“All Power” 

The EP was originally  six songs and as a fun fact, I added “All Power” on the night of submission. This was the last song I recorded a few weeks back and I really just love the song. I’m not sure what it is but there’s just something about it that I love. I was at the studio with Dafe and Hoodini and we had just rounded up a discussion on submission and I was upstairs listening to “All Power” and I was like this song has to be on the EP. I was sure this was what the tape needed and so I went downstairs and said we had to put this song on. It was a bit of a hassle because we felt like 7 songs was just a bit too much but I don’t think there’s anything like too much music so we just added the song. However, creating “All Power” was such an experience for me. Shoutout to Ktizo — the producer collective who produced about 60% of the EP. So I was with Seni, one of the producers and I was tired because I had just come back from my interview but I really just wanted to make music. I told him to play some chords and he did and we just went off. The studio was on fire. It’s a different thing when you’re making a song and when you’re in love with the song.


With “Jolene” right, I was in a session and the producer Hoodini played the beat but I was just like next please. I hated the beat on first listen and another day, I was going through my files and the beat came on and, it actually sounded good so I picked up my phone and turned on my recorder and I recorded this melody but I didn’t feel it still. I said I’d play it for Hoodini and I eventually did play it for him and he liked it but I still wasn’t seeing the vision even after recording. However, as soon as he got the girls to chant the chorus that was when it became something to me. From the first day we recorded the song, he had said this was a song that’ll do good in Spanish countries and it’ll be more appreciated by people who are not from this part of the world. I guess at that point, I didn’t really see his vision or understand what he was saying until it became chanty and we got those extra backup vocals on the hook. That was when “Jolene” became “Jolene” to me and I think right now, it’s a whole lot of people’s favourite from what I’ve seen so far.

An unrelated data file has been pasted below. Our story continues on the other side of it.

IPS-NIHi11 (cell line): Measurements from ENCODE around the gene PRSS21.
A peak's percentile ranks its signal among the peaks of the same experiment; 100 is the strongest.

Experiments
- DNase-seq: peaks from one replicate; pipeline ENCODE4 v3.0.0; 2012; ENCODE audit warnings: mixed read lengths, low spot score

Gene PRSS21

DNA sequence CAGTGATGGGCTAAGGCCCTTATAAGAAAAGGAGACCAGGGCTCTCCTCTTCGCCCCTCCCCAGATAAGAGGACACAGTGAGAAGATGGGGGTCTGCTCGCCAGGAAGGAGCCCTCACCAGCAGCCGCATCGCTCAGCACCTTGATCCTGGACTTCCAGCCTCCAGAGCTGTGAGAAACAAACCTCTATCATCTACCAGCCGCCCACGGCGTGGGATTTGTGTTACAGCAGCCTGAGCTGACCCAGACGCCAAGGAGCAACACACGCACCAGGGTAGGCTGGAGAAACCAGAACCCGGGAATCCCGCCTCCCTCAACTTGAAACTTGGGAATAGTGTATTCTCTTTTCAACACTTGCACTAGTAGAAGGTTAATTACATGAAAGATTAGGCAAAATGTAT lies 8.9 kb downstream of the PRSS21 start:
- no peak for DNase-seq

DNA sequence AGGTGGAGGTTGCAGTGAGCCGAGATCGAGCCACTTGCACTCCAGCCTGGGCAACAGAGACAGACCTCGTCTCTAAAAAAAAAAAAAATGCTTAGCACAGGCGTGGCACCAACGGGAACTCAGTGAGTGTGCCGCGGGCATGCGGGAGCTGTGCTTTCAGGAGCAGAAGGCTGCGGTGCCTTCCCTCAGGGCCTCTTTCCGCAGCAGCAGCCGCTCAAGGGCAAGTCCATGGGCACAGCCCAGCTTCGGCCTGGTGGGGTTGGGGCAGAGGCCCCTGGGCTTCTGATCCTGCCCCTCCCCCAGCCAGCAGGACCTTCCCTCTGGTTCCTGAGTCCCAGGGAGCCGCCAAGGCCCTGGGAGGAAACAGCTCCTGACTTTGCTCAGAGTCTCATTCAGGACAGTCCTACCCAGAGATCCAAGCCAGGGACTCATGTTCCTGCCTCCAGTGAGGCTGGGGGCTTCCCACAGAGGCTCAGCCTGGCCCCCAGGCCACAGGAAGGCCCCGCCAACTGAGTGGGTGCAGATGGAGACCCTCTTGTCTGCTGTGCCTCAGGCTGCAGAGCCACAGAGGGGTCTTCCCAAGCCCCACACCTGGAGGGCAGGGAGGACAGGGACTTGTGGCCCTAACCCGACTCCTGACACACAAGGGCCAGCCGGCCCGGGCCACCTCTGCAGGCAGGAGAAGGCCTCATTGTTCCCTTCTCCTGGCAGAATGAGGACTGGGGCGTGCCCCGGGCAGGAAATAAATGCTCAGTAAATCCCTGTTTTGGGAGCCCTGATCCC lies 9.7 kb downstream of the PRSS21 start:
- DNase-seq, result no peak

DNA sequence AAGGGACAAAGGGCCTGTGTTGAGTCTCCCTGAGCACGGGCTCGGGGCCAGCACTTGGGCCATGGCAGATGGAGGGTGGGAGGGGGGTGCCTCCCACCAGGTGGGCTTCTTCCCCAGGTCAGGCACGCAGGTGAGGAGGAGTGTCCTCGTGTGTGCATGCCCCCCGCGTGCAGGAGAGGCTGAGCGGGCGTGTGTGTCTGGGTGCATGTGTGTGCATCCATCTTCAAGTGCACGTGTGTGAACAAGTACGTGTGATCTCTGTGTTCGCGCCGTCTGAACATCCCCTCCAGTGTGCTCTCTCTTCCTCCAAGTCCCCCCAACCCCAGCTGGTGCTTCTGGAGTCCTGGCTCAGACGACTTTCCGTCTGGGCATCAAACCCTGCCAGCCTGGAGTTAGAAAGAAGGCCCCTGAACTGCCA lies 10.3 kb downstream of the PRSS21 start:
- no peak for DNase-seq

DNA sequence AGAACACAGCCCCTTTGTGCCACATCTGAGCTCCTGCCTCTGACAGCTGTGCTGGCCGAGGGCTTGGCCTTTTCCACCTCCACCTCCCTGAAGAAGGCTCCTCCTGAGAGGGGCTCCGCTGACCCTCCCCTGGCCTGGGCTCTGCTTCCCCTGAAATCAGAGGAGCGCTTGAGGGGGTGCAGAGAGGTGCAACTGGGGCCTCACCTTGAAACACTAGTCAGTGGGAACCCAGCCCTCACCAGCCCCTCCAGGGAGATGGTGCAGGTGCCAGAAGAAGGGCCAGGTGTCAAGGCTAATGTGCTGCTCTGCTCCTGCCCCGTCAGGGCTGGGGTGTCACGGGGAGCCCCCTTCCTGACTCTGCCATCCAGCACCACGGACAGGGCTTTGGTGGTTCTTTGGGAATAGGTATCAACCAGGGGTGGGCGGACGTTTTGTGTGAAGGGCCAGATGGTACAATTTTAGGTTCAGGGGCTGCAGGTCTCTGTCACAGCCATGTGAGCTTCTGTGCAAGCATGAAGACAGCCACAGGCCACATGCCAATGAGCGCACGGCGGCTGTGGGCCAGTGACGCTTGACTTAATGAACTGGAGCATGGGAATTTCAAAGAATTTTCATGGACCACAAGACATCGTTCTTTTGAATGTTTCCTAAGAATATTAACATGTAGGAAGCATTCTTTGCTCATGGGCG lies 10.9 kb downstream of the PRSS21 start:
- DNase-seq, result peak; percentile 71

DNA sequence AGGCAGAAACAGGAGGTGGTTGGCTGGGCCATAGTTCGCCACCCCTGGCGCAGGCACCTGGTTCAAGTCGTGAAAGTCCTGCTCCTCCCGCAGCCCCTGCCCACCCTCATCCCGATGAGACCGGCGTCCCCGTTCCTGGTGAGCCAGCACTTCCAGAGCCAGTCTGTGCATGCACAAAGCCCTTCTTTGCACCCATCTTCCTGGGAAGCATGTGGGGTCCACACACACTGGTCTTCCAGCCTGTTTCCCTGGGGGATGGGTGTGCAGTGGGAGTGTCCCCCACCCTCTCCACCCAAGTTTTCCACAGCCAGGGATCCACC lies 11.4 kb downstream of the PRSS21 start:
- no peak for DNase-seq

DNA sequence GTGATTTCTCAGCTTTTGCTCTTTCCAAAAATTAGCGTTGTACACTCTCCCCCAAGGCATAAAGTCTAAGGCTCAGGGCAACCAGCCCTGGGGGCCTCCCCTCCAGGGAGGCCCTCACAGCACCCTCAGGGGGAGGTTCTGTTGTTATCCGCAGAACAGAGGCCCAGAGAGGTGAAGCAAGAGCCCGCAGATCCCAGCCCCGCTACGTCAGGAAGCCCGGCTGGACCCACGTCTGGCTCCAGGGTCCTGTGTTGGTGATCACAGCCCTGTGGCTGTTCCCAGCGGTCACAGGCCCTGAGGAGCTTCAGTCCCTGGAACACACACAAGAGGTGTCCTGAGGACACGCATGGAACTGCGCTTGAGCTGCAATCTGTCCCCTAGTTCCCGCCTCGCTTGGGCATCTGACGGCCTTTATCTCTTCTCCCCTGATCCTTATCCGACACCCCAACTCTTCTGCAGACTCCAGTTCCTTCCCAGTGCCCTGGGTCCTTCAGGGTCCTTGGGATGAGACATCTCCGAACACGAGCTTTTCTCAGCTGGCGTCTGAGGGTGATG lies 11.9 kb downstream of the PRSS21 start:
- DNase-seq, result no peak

I decided to call the song “Soweto” but it doesn’t in any way directly reference the place. “Soweto” just felt like a perfect title. Working with Tempoe was so fun and he’s such a talented producer. I didn’t really believe in this record as well, “Soweto” was one of the laziest sessions I ever had and I think the laziness was the swag in the song. When you listen to “Soweto” you feel drugged up, I felt like I was on drugs when I was recording. So I’d record a melody, go watch TV, then go back and lay another melody and Tempoe asked me to finish it so I did. He even took it upon himself to help me with some lines and he made sure we finished the song that day. I was really ignorant in the session but playing it for my friends and seeing their reactions made me realise that there’s something about “Soweto”. I caught the bug later and I understood what it was with “Soweto” after a while. I realised it was just the expression, the attitude and the charisma I had on the song were very different and that helped me appreciate the song much later. 


So I linked up Blaise Beatz, another very talented producer who has produced some of the biggest records in the country. For some reason, I just wanted to tap into Blaise’s world because I often feel like this is who I want to work with today. Sometimes when I’m away from my comfort zone and I don’t work with Ktizo for long, I work with other producers. Blaise had this traditional feel to his sound which is very indigenous but still not tied to a place so that people from different parts of the world can still appreciate the song. So we linked up, I gave him the chords to play and we just started building from there. It was just a really normal day, nothing too bright or too dull but for some reason, I wanted to speak on the topic. I wasn’t really in a good or bad mood per say when I was making this, I just wanted to let out the message that I’ve had so many experiences in the last year but I don’t want to think about it. Yes, a lot has happened but I don’t want to focus on that. I want to just focus on the things that actually matter. 

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ICYMI: Our First Impressions of Victony’s ‘Outlaw’